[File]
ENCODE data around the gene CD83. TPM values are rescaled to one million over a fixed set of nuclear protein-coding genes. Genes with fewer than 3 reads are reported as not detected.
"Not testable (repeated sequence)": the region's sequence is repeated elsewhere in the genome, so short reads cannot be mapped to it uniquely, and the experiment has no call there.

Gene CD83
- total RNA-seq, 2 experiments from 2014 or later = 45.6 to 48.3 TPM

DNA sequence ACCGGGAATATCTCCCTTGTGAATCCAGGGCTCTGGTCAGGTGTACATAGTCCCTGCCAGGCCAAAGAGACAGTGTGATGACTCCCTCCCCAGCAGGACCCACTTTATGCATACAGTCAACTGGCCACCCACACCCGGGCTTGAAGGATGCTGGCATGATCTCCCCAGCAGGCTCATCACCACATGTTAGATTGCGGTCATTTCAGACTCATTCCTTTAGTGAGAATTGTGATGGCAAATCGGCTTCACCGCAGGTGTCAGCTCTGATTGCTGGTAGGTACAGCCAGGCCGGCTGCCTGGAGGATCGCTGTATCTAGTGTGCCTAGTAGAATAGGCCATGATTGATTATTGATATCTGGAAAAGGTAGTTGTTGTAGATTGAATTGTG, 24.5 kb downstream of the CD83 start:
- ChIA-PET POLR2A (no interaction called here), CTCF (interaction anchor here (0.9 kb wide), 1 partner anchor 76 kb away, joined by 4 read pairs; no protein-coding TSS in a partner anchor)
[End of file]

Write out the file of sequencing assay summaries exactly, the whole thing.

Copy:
ENCODE data around the gene CD83. TPM values are rescaled to one million over a fixed set of nuclear protein-coding genes. Genes with fewer than 3 reads are reported as not detected.
"Not testable (repeated sequence)": the region's sequence is repeated elsewhere in the genome, so short reads cannot be mapped to it uniquely, and the experiment has no call there.

Gene CD83
- total RNA-seq, 2 experiments from 2014 or later = 45.6 to 48.3 TPM

DNA sequence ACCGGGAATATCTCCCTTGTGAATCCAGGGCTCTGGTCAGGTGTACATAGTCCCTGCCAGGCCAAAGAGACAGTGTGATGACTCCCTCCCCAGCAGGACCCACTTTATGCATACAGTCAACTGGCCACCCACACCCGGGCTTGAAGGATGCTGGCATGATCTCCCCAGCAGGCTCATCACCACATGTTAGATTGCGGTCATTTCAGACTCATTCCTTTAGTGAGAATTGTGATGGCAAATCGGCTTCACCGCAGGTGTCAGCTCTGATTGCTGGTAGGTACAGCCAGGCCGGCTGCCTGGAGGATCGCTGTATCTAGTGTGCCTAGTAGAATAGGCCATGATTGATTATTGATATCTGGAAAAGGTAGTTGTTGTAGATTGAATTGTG, 24.5 kb downstream of the CD83 start:
- ChIA-PET POLR2A (no interaction called here), CTCF (interaction anchor here (0.9 kb wide), 1 partner anchor 76 kb away, joined by 4 read pairs; no protein-coding TSS in a partner anchor)